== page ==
Step 10: Flue

By this point Stuart felt he needed more cosmetic surgery like he needed a hole in the head. Unfortunately, a hole in his head what exactly what he got. I cut a square out with the angle grinder and then formed a circle by making a number of small cuts with the angle grinder. I could've used the jig saw but it wouldn't have been easy to cut out given that this was a curved surface and thick metal. The angle grinder was then used to chop each little piece off and form a round(ish) hole. I then used a piece of metal bar to form an imperfect circle within the hole as shown in the pic. No one is going to see this bit so it doesn't need to be all that pretty! Once this was 'delicately' put into position using a big hammer(!), it was welded into place and I then went on to make the flange. This was simply a piece of sheet metal cut out with the angle grinder again. I think I'd given up with the jig saw by this point as it was painfully slow to use by comparison. I then ground the flange to circular shape, lined up the old boiler flue and then drilled and tapped some holes in the corresponding positions. The flue could then be screwed on once I'd finished spray painting.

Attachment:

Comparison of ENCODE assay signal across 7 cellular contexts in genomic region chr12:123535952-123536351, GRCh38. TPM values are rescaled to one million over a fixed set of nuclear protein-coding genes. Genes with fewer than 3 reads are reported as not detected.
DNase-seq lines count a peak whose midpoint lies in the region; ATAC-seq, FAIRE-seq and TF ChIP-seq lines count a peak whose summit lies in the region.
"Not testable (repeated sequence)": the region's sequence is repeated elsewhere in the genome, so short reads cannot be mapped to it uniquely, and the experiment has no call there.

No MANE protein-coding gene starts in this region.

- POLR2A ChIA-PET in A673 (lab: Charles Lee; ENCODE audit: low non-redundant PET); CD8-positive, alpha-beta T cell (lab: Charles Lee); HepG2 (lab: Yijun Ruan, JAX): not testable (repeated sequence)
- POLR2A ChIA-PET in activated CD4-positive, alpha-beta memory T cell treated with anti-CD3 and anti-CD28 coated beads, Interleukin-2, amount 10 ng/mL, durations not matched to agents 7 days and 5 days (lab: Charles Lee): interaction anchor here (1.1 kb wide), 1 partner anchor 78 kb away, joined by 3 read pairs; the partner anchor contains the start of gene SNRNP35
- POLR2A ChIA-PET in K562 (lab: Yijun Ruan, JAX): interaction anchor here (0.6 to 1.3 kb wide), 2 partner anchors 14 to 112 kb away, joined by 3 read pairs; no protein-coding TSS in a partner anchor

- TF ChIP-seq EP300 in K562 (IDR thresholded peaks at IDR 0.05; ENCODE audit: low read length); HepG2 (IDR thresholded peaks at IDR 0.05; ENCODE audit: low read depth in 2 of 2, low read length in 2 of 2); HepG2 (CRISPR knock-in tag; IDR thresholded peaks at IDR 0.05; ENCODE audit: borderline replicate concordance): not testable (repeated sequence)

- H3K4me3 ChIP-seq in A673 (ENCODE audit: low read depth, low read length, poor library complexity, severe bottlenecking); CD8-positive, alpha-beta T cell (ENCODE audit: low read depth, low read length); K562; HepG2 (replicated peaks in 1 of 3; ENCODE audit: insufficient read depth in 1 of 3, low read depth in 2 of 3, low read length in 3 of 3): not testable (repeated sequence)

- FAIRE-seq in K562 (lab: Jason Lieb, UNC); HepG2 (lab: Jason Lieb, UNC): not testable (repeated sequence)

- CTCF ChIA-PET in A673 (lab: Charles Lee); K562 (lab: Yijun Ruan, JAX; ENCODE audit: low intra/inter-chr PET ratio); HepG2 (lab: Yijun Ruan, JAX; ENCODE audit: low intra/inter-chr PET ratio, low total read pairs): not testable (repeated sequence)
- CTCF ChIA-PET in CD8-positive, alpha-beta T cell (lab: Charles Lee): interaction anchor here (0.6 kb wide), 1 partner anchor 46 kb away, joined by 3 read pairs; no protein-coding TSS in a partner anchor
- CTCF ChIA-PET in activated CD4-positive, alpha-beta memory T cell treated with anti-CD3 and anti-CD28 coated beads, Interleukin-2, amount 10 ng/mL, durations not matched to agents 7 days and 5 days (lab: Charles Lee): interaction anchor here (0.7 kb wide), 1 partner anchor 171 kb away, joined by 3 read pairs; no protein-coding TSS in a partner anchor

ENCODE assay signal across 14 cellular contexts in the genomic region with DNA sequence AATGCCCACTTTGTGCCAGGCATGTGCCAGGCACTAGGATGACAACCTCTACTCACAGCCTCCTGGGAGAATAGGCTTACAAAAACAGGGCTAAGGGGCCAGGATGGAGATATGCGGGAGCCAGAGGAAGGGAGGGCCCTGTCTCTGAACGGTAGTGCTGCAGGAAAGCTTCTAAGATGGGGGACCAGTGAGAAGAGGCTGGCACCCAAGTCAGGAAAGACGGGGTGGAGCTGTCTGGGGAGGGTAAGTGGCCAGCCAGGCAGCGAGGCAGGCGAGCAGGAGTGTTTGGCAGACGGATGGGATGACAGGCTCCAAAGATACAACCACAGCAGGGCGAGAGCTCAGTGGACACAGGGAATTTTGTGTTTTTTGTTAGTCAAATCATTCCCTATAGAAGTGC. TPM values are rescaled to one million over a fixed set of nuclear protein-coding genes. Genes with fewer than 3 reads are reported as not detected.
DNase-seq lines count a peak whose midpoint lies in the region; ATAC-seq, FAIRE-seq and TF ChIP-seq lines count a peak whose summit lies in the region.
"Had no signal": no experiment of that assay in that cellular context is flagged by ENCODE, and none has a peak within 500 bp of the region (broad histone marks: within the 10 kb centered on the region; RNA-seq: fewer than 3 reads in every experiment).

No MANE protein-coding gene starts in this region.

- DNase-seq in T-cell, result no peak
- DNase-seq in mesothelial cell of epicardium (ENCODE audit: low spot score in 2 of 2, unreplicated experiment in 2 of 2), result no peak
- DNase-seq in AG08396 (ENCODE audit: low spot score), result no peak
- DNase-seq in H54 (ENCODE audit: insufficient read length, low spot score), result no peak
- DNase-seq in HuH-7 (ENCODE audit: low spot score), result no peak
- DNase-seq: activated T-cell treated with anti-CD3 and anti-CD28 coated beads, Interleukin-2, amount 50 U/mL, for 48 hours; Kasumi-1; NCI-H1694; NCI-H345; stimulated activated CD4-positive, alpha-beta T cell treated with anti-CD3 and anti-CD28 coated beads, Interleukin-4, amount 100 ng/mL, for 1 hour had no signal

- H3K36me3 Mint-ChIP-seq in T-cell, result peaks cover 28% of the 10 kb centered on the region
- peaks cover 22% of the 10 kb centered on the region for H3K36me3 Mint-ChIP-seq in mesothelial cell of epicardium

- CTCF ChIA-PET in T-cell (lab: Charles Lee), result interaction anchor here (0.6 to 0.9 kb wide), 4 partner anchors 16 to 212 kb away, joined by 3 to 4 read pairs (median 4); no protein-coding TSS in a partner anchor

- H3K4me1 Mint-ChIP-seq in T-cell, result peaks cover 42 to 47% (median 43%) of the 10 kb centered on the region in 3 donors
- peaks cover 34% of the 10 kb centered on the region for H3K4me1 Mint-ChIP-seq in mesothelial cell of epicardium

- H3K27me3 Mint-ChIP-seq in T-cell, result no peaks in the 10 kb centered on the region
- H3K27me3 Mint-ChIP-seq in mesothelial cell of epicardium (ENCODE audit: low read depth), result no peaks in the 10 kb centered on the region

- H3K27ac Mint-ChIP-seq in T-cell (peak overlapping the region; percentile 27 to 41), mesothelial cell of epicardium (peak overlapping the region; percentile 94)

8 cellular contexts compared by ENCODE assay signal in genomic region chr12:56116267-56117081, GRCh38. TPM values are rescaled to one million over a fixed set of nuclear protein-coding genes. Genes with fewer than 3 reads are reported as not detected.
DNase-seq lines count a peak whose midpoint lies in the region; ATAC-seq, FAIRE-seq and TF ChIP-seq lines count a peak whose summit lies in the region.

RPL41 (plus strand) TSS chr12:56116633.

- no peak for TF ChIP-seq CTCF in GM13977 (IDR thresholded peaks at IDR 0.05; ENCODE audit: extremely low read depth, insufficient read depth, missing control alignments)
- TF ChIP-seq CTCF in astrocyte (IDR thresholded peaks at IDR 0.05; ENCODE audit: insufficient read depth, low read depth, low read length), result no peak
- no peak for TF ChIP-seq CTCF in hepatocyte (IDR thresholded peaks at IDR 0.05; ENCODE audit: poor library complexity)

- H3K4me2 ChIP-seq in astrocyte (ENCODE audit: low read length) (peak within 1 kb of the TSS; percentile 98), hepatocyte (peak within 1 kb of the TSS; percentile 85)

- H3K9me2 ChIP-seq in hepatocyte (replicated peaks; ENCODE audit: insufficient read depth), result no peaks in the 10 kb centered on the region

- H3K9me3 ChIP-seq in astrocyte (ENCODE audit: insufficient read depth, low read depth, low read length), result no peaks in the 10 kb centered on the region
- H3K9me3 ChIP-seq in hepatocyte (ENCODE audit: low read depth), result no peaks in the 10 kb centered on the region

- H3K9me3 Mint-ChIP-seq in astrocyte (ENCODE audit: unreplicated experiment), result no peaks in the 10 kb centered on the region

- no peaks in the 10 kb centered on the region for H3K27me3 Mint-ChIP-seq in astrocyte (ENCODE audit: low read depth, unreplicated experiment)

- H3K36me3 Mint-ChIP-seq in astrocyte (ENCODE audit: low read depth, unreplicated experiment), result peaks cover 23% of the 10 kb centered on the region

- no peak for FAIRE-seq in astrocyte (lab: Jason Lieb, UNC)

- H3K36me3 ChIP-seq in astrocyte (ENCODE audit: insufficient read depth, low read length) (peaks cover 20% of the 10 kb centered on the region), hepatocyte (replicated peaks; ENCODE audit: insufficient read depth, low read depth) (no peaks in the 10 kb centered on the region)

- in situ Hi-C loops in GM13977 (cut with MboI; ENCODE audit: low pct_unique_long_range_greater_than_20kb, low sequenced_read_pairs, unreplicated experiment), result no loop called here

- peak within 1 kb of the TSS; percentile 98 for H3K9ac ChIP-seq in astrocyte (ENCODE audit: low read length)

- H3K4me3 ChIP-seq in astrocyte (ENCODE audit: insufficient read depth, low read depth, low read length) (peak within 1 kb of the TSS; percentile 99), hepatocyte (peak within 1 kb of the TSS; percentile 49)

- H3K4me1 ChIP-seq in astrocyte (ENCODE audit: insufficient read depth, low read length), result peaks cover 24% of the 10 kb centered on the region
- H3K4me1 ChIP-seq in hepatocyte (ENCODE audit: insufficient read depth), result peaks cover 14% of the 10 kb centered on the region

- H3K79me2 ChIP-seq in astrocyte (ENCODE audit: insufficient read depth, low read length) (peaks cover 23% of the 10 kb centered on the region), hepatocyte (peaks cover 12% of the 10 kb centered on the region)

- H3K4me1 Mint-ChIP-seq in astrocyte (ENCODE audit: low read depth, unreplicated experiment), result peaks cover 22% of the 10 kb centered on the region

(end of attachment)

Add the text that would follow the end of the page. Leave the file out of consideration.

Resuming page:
Hoarding tip #347: Build up a reputation amongst your peers.

My friend was having his boiler replaced and naturally he called me to see if I wanted any bits from the old one. Perfect! I quickly took the opportunity to grab the flue. The rest of it went to the skip. I know, I know, but I have to set a limit somewhere. I can't keep everything!

Step 11: Pre-paint Prep